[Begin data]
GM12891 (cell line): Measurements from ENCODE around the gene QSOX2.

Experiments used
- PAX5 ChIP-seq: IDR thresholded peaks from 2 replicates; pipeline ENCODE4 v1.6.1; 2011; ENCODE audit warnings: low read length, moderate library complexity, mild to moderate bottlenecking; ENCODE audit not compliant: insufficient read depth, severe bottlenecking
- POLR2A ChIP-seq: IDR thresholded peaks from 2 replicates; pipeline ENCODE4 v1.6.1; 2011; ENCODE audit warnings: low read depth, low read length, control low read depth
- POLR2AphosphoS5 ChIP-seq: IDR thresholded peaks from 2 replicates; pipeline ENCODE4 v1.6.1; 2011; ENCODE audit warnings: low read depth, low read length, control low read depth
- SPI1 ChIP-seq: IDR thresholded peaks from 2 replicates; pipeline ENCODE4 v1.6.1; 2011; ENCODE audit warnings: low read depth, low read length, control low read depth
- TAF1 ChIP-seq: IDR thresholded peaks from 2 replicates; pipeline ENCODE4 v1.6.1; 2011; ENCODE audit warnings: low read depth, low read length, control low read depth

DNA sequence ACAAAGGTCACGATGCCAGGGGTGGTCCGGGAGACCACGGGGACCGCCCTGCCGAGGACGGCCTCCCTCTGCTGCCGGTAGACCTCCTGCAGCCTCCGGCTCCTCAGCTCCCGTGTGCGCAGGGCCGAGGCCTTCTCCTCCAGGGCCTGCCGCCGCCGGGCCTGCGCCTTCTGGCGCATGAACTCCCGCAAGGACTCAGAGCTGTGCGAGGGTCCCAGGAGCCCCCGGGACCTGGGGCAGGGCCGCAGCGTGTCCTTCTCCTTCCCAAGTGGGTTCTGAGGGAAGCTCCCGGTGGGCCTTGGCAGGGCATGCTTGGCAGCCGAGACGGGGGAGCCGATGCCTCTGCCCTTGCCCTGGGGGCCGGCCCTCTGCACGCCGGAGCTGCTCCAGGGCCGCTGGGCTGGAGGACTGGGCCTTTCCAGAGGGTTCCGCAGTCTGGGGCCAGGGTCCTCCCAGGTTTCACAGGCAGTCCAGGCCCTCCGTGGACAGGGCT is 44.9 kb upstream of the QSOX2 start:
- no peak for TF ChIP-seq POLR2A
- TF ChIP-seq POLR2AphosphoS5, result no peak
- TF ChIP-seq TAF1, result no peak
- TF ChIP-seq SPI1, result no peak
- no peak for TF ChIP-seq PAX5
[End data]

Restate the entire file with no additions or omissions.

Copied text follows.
GM12891 (cell line): Measurements from ENCODE around the gene QSOX2.

Experiments used
- PAX5 ChIP-seq: IDR thresholded peaks from 2 replicates; pipeline ENCODE4 v1.6.1; 2011; ENCODE audit warnings: low read length, moderate library complexity, mild to moderate bottlenecking; ENCODE audit not compliant: insufficient read depth, severe bottlenecking
- POLR2A ChIP-seq: IDR thresholded peaks from 2 replicates; pipeline ENCODE4 v1.6.1; 2011; ENCODE audit warnings: low read depth, low read length, control low read depth
- POLR2AphosphoS5 ChIP-seq: IDR thresholded peaks from 2 replicates; pipeline ENCODE4 v1.6.1; 2011; ENCODE audit warnings: low read depth, low read length, control low read depth
- SPI1 ChIP-seq: IDR thresholded peaks from 2 replicates; pipeline ENCODE4 v1.6.1; 2011; ENCODE audit warnings: low read depth, low read length, control low read depth
- TAF1 ChIP-seq: IDR thresholded peaks from 2 replicates; pipeline ENCODE4 v1.6.1; 2011; ENCODE audit warnings: low read depth, low read length, control low read depth

DNA sequence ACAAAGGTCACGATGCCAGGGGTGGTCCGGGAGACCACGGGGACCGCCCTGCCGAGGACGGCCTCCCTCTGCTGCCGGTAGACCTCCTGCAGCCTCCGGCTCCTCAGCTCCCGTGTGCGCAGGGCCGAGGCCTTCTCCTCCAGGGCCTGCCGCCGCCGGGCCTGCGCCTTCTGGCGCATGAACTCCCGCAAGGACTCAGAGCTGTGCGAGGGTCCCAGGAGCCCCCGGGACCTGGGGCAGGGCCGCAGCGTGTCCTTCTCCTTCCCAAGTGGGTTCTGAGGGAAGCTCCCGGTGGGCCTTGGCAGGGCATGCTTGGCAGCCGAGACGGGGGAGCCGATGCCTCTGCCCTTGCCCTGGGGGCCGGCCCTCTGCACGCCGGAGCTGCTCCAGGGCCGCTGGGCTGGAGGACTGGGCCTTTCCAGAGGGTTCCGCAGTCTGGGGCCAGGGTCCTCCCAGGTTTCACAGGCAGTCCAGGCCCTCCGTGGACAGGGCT is 44.9 kb upstream of the QSOX2 start:
- no peak for TF ChIP-seq POLR2A
- TF ChIP-seq POLR2AphosphoS5, result no peak
- TF ChIP-seq TAF1, result no peak
- TF ChIP-seq SPI1, result no peak
- no peak for TF ChIP-seq PAX5